` The Rebirth of Corsican Olive Oil - Olive Oil Times

The Rebirth of Corsican Olive Oil

Dec. 12, 2010
Alice Alech

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By Alice Alech
Olive Oil Times Contributor | Reporting from Vidauban, France

Olives and olive oil pro­duced in the beau­ti­ful sun­drenched island of Corsica are with­out doubt, part of the grand world of olive grow­ing.

The island, known as Ile de la Beauté has huge areas of olive trees some more than 2, 000 years old but in the past, for too long, Corsicans were busy deal­ing with fre­quent inva­sions, con­quests and fight for inde­pen­dence to tend to their olives.

Today, how­ever, thanks to the demand and appre­ci­a­tion of good qual­ity olive oil, young and older Corsicans are man­ag­ing their orchards with pride and
devel­op­ing their olive oil with pas­sion.

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In Corsica, olives are har­vested only when they are black and ripe; this makes Olive oil from Corsica, or Oliu di Corsica, mostly mild; they are described as hav­ing a mod­er­ate level of bit­ter­ness and pun­gency with var­i­ous aro­mas.

As in main­land France, many pro­duc­ers here aim for Appellation Contrôlée des­ig­na­tion, the French cer­tifi­cate of L’Institut National de L’origine Et de Qualité.

This AOC French cer­tifi­cate is a guar­an­tee that the olive oil pro­duced is of high qual­ity and comes only from Corsica. In keep­ing with recent changes by the European Commission; the AOC logo will be replaced by the European equiv­a­lent, Protected Designation of Origin (PDO) as from July 2012.

One of Corsica’s suc­cess­ful young pro­duc­ers, Sandrine Marfisi has already started using the Appellation D’Origine Protégée label.

When Sandrine started main­tain­ing the family’s plot as a hobby, she had no idea she would be become so enthused in olives and olive oil pro­duc­tion. In 2002, she and her hus­band Patrick moved to North West Corsica near the Bay of St. Florent. Here in the idyl­lic loca­tion fac­ing the Mediterranean, they planted 200 trees of vari­ety Germaine Casinca; this was the vari­ety intro­duced by the
Genoese dur­ing their occu­pa­tion of the island in the sev­en­teenth cen­tury.

The Marfisi’s sold their first oil under their own label, Aliva Mari, as early as 2006. Today, their extra vir­gin olive oil is a pure fruit juice har­vested by hand and imme­di­ately pressed in their own mill with­out any addi­tives and with­out fil­tra­tion.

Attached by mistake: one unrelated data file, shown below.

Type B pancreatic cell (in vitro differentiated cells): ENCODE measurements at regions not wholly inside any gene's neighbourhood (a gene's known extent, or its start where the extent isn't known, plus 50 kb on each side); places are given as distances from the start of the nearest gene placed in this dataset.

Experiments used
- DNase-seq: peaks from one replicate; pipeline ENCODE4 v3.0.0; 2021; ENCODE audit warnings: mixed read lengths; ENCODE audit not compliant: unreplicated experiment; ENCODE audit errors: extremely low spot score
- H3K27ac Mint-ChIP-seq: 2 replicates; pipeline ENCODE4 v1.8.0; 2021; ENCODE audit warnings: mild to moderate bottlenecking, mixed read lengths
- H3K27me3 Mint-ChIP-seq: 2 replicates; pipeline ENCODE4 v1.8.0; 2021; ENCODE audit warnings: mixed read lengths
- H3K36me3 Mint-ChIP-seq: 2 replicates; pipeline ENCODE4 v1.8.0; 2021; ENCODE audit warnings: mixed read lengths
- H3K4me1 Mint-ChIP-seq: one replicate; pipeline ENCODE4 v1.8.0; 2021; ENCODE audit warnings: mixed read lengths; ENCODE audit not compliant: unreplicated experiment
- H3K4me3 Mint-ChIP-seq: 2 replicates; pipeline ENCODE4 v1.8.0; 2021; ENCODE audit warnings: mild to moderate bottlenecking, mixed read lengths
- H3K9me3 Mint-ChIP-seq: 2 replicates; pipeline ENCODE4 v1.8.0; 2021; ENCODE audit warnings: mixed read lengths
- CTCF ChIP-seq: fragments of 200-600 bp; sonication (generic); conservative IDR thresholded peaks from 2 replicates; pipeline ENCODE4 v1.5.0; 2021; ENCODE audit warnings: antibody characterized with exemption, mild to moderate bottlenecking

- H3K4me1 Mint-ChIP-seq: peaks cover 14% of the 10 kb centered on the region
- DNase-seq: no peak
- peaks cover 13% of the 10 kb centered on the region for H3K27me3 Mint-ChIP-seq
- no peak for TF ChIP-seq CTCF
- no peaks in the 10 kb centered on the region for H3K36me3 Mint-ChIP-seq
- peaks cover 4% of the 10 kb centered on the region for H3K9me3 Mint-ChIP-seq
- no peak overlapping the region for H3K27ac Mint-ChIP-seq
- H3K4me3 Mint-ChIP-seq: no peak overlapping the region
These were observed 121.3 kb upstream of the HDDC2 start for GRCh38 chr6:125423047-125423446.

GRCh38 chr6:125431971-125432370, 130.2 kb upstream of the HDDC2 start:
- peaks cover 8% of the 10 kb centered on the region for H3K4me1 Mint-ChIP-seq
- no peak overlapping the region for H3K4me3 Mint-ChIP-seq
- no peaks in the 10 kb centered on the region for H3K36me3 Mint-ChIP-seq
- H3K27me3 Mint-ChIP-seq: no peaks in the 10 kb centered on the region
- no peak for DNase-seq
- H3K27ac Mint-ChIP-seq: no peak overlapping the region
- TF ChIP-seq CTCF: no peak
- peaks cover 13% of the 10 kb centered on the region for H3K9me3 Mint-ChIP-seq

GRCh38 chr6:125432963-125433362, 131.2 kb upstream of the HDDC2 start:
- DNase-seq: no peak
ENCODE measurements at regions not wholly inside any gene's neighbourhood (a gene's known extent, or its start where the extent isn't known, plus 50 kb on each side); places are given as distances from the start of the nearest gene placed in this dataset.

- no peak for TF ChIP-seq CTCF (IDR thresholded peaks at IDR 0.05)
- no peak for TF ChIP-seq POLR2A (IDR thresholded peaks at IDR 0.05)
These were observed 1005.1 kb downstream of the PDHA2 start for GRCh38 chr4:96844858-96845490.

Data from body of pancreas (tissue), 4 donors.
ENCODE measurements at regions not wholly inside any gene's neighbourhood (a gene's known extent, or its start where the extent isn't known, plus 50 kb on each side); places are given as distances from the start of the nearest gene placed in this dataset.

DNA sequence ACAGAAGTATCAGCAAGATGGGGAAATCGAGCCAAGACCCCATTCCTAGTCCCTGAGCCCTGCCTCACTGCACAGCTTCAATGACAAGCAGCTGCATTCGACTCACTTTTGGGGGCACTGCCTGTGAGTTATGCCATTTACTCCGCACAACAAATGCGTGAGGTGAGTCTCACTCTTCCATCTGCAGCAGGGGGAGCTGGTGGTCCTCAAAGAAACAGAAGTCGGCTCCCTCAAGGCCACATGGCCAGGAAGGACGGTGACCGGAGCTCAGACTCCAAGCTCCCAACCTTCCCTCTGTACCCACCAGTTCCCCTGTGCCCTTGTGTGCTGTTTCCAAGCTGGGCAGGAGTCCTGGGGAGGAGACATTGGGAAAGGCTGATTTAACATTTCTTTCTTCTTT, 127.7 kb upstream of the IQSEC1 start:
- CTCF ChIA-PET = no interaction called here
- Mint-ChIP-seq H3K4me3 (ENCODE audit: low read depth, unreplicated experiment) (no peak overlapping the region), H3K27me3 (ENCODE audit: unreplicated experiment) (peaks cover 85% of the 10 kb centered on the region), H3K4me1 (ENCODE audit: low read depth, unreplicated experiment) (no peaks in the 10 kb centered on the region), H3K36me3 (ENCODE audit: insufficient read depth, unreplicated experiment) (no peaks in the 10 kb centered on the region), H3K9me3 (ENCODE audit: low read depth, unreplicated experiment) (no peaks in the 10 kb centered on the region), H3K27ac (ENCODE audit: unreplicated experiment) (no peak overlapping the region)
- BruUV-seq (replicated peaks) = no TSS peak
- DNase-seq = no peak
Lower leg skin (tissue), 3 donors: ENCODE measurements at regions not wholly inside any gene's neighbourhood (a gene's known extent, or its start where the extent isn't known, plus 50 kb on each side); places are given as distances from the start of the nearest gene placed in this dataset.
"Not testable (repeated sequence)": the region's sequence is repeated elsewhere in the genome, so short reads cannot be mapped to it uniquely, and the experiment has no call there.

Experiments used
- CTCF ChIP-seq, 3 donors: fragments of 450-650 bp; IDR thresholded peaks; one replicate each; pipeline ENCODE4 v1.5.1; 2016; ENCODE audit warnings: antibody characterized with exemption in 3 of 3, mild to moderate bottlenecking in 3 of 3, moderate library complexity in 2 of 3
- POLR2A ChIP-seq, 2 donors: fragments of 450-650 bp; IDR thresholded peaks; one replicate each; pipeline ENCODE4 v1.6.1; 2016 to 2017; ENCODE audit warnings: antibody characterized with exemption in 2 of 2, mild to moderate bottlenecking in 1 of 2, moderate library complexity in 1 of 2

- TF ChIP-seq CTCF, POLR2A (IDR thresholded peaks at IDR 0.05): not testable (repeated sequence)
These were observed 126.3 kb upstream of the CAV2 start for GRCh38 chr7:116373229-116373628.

It’s great hav­ing our own mill here on the prop­erty. We used it for the first time in October this year. It makes such a dif­fer­ence to the qual­ity; we work slowly but surely, aim­ing at pro­duc­ing qual­ity rather than quan­tity,” said Sandrine.

I’m not look­ing to make the best olive oil in the mar­ket or to increase the areas that we grow; our goal is to pro­duce the best pos­si­ble olive oil, respect­ing the tra­di­tion of olive oil from Corsica.

We strive per­son­ally at all stages of pro­duc­tion. The Orchards are metic­u­lously main­tained through­out the year to pro­duce one of the finest qual­i­ties of olives Germaine, with one of the best yields in the region” she added.

Sandrine and Patrick are the first grow­ers to start har­vest­ing each sea­son in Corsica.

At the Marfisi’s domaine, nets are placed on the grounds, then, by using an elec­tric comb or by hand the olives are allowed to drop into the net. Olives are picked when they are black (respect­ing PDO con­di­tions) and crushed the day after har­vest to avoid fer­men­ta­tion.

Sandrine and Patrick believe it’s bet­ter to pick the olives before they are com­pletely ripe and fall to the ground.

This allows us to have more veg­e­tal type of oil,” explained Sandrine.

Aliva Marina olive oil is sold between 16 and 19 euros (about $21 to $25) per bot­tle at the domaine and in selected food shops in Corsica and main­land France.

In Sollacaro, south of Corsica Mr. Paul Luccioni has a dif­fer­ent approach to olive grow­ing, a tra­di­tional man­ner. Paul started pro­duc­ing olive oil when he retired.

My olive trees are old, very old, about 400 to 500 years old. My orchard is small with only about 150 trees and like 80 % of grow­ers here, I am a tra­di­tional olive grower,” he said.

Paul explained that as a tra­di­tional olive grower with old trees he can only har­vest every two years and that he col­lects his olives using tra­di­tional meth­ods using nets which are emp­tied twice a week.

Once col­lected and cleaned Paul takes his olives to a nearby mill to be weighed and crushed.

He describes his olive oil as gen­tle and fruity.

He too has the AOC label on his olive oil which is dis­trib­uted and sold only in Corsica.

The first pri­or­ity for the AOC l’ Huile of Corsica label is the acid­ity test,” he said . It must not exceed 1.5 grammes per 100 grammes of oil.”

Control by AOC con­di­tions takes place the same week the olive oil has been pro­duced. Samples are col­lected from his domaine, tested for acid­ity and tasted by the jury within a week.

Here in Corsica you feel that the olive tree is a tree of life. Old trees are being cleaned, pruned and brought back to pro­duc­tiv­ity. Young pro­duc­ers are ris­ing to the chal­lenge and plant­ing new olive trees to give a fresh impe­tus to the olive oil indus­try. The peo­ple of Corsica are proud of their olive oil cul­ture.

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Visit l’Aliva Marina Corsican extra vir­gin olive oil.

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